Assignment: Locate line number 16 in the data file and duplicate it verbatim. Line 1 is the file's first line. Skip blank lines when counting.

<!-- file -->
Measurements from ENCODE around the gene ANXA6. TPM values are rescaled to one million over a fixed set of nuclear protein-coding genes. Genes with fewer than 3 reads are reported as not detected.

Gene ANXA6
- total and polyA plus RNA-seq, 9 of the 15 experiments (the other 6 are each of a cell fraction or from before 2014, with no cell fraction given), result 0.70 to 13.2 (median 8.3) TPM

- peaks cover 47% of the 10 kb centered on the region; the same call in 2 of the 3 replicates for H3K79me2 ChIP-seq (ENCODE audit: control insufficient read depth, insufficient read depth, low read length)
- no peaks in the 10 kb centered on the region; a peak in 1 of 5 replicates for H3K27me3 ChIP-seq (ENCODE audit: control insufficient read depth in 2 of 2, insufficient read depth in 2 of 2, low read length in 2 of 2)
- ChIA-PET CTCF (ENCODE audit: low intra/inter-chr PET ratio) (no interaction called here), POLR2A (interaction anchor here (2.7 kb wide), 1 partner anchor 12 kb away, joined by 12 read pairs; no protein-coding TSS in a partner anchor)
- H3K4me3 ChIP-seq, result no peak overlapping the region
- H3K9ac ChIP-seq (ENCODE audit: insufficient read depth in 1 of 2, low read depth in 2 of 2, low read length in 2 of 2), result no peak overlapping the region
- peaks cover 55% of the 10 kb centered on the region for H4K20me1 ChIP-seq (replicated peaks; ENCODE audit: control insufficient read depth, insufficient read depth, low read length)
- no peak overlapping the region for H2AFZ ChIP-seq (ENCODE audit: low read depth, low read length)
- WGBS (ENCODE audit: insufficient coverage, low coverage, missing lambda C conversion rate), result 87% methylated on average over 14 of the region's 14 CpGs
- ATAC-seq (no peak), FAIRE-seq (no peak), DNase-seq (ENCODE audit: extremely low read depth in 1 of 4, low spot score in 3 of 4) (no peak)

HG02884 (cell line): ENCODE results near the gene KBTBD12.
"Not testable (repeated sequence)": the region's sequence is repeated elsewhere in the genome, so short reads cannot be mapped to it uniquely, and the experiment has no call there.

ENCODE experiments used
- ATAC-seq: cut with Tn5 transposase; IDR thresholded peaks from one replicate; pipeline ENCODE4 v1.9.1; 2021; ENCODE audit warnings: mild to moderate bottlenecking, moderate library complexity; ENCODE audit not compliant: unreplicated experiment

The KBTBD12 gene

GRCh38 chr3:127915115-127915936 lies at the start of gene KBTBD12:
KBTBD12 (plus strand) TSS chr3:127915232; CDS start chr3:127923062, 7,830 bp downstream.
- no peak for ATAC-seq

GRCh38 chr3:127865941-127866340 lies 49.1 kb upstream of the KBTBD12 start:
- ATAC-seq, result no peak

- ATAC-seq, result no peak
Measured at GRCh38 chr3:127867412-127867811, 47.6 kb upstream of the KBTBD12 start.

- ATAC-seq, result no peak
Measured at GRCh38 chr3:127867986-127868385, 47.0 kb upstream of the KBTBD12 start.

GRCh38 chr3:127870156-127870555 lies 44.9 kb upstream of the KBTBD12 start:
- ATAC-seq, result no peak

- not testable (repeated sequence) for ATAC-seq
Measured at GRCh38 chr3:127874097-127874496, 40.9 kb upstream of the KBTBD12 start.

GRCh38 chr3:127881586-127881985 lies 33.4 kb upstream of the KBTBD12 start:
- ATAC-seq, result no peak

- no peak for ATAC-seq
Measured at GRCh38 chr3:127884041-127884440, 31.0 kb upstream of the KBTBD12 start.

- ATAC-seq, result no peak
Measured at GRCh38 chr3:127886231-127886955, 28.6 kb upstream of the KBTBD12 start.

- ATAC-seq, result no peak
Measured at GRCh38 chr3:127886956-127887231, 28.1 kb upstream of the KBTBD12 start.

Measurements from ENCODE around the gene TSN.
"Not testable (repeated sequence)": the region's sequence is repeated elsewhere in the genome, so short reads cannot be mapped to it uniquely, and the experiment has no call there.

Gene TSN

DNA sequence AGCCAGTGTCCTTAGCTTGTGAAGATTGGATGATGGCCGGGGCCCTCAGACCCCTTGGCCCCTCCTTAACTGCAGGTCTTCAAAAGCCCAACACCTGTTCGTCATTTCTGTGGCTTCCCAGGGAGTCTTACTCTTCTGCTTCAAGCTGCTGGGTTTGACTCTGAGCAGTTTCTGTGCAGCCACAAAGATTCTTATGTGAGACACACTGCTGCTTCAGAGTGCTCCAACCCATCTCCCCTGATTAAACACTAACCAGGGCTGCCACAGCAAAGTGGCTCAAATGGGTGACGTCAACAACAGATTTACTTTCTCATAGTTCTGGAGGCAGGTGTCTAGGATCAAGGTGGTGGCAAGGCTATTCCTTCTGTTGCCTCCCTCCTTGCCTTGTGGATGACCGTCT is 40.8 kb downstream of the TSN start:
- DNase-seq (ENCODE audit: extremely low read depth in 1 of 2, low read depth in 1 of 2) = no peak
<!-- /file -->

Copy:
- ATAC-seq: cut with Tn5 transposase; IDR thresholded peaks from one replicate; pipeline ENCODE4 v1.9.1; 2021; ENCODE audit warnings: mild to moderate bottlenecking, moderate library complexity; ENCODE audit not compliant: unreplicated experiment